— Here’s a note about a show I had not heard of. This post comes to us from David Kleeman a “playvangelist” at theÂ PlayCollective, a research and strategy company in New York. For 25 years, he ran the American Center for Children and Media.
SEE ANNE PLAY by DAVID KLEEMAN
Finally, North America has a TV series for Free-Range Kids kids. If you have Amazon Prime, run (carefullyâ€¦and not with scissors!) to check out Â Annedroids. In Canada, it will air on TVOKids.
Tween inventor and scientist Anne lives in a junkyard and fashions â€œdroidsâ€ from bits and scraps. In the debut episode, she meets two neighbors â€“ gamer Nick and irrepressible Shania. They become her collaborators in building and using droids and robots to carry out experiments.
Thereâ€™s a social/emotional angle, as well. While Anne teaches science to Nick and Shania, they introduce the reclusive Anne to (as one of the young stars put it in an interview) â€œthe science of friendship.â€
Thatâ€™s a triple threat: First, that a TV show lets kids explore unsupervised, use real tools, and figure things out for themselves. Second, that it shows cognitive and social-emotional engagement as inseparable. And third, that it Â destroys the tired dictum that boys wonâ€™t watch girl-led (smart girlÂ led) series.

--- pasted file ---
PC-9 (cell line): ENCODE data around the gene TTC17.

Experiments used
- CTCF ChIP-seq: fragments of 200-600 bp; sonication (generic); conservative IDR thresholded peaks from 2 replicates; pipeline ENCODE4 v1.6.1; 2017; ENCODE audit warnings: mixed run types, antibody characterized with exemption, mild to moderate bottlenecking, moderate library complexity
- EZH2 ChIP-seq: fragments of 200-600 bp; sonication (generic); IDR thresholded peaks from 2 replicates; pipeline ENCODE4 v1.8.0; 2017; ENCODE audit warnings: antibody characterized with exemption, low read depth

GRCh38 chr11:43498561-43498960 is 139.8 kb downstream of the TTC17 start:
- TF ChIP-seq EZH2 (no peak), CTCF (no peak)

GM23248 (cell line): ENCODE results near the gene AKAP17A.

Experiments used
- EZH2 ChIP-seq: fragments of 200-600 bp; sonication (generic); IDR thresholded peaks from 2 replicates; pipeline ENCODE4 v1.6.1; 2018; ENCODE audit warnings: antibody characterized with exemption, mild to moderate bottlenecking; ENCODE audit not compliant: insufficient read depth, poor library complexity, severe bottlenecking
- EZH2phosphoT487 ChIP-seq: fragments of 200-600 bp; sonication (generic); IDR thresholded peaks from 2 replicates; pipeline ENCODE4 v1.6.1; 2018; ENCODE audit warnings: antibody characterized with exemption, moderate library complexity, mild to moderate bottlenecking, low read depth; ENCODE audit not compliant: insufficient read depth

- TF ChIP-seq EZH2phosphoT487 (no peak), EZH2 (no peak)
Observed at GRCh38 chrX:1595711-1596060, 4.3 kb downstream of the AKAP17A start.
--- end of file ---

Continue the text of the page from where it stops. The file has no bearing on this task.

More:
I believe one reason we struggle to have Free-Range kids in the U.S. is because we lack models in popular culture. Kids’ television channels (not just in the US) have standards-and-practices executives who vet episodes for dangers, especially if these might be replicable. So shows depicting adventurous, unsupervised kids making and doing things are rare.
Those standards vary widely across cultures, though. We can debate why: whether supervision is different in other places, or parents have differentÂ goals for their children, or other reasons. Still, as Iâ€™ve traveled the world seeking innovative and outstanding childrenâ€™s media (for over 25 years!), Iâ€™ve been drawn to programs that put kids at the center, letting them do things for themselves.
Thereâ€™s no mistaking the determination seen in a childÂ building somethingÂ of her own design, the real learning embedded inÂ taking something apart, or the pride of a child whoâ€™s been taughtÂ to do somethingÂ dangerous but productive.
Let’s just hope that after the kids watch Annedroids they take to the streets — or garages.